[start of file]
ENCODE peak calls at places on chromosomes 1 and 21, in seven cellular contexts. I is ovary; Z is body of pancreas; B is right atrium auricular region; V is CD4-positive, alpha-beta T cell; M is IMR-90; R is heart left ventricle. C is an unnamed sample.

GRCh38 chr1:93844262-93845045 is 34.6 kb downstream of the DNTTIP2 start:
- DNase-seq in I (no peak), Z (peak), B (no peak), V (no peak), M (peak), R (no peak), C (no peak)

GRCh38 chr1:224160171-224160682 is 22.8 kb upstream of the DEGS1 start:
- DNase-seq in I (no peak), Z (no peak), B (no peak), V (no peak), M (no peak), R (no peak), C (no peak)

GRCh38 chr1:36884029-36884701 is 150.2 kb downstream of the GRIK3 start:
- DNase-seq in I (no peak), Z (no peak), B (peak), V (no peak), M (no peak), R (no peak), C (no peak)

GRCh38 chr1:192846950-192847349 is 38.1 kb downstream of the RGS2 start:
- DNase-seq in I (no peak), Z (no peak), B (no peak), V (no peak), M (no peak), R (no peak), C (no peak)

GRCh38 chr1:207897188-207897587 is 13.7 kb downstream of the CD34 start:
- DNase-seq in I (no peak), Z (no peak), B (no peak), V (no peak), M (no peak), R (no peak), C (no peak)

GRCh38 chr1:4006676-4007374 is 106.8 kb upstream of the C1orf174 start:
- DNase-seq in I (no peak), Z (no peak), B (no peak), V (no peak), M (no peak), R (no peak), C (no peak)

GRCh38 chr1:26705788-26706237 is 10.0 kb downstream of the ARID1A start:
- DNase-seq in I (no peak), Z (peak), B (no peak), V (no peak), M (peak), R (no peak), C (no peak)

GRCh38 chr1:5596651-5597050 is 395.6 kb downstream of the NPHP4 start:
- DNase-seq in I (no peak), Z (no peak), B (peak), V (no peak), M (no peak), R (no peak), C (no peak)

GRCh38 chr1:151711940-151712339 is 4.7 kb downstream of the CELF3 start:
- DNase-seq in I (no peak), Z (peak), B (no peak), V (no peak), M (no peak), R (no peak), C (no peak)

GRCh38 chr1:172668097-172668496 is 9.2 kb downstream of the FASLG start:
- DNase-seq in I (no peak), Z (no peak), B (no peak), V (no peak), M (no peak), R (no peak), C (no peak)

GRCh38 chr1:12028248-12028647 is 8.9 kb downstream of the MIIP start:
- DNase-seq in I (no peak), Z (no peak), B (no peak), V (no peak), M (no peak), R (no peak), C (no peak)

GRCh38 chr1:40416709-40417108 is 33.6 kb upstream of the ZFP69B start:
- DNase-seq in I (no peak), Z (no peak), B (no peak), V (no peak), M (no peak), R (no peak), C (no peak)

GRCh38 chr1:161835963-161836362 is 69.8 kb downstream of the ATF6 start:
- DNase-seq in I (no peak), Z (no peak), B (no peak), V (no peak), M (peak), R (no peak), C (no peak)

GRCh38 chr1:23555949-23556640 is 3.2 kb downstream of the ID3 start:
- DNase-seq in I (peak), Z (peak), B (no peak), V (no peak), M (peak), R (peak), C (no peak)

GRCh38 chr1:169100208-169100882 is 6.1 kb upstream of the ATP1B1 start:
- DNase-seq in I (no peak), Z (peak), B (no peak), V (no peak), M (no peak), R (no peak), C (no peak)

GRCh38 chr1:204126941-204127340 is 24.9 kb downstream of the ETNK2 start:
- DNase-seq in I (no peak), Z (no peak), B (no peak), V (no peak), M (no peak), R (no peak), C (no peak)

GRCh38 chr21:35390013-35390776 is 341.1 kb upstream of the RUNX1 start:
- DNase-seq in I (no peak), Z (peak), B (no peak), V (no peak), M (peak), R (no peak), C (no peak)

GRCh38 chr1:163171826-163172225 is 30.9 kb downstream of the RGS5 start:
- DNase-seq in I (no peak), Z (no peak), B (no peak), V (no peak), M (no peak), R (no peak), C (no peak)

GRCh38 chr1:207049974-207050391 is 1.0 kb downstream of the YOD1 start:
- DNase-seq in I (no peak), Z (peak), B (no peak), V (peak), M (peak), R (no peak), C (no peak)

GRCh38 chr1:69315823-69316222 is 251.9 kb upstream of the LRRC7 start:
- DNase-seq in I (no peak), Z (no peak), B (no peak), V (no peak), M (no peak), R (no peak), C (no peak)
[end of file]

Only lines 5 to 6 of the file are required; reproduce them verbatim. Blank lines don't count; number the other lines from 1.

- DNase-seq in I (no peak), Z (no peak), B (no peak), V (no peak), M (no peak), R (no peak), C (no peak)

GRCh38 chr1:36884029-36884701 is 150.2 kb downstream of the GRIK3 start: